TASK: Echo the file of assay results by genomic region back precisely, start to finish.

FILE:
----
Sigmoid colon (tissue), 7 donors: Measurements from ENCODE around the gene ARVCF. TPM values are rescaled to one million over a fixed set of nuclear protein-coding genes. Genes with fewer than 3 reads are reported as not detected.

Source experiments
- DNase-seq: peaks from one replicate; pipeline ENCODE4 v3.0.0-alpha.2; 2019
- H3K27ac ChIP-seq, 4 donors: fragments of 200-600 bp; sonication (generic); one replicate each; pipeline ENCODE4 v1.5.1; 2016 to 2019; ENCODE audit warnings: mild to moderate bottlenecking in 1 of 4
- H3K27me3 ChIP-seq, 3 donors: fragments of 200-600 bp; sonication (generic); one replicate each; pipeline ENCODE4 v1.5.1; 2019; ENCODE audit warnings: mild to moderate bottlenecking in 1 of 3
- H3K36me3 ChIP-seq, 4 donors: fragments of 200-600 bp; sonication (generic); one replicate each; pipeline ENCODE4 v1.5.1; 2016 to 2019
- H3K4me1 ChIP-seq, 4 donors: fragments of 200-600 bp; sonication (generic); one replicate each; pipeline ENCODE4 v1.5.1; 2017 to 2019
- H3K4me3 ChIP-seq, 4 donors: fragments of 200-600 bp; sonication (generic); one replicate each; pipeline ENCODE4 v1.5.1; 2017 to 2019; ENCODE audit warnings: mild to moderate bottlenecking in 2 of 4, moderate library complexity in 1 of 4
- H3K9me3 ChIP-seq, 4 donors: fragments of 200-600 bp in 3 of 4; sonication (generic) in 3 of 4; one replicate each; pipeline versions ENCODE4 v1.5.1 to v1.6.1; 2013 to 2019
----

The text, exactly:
Sigmoid colon (tissue), 7 donors: Measurements from ENCODE around the gene ARVCF. TPM values are rescaled to one million over a fixed set of nuclear protein-coding genes. Genes with fewer than 3 reads are reported as not detected.

Source experiments
- DNase-seq: peaks from one replicate; pipeline ENCODE4 v3.0.0-alpha.2; 2019
- H3K27ac ChIP-seq, 4 donors: fragments of 200-600 bp; sonication (generic); one replicate each; pipeline ENCODE4 v1.5.1; 2016 to 2019; ENCODE audit warnings: mild to moderate bottlenecking in 1 of 4
- H3K27me3 ChIP-seq, 3 donors: fragments of 200-600 bp; sonication (generic); one replicate each; pipeline ENCODE4 v1.5.1; 2019; ENCODE audit warnings: mild to moderate bottlenecking in 1 of 3
- H3K36me3 ChIP-seq, 4 donors: fragments of 200-600 bp; sonication (generic); one replicate each; pipeline ENCODE4 v1.5.1; 2016 to 2019
- H3K4me1 ChIP-seq, 4 donors: fragments of 200-600 bp; sonication (generic); one replicate each; pipeline ENCODE4 v1.5.1; 2017 to 2019
- H3K4me3 ChIP-seq, 4 donors: fragments of 200-600 bp; sonication (generic); one replicate each; pipeline ENCODE4 v1.5.1; 2017 to 2019; ENCODE audit warnings: mild to moderate bottlenecking in 2 of 4, moderate library complexity in 1 of 4
- H3K9me3 ChIP-seq, 4 donors: fragments of 200-600 bp in 3 of 4; sonication (generic) in 3 of 4; one replicate each; pipeline versions ENCODE4 v1.5.1 to v1.6.1; 2013 to 2019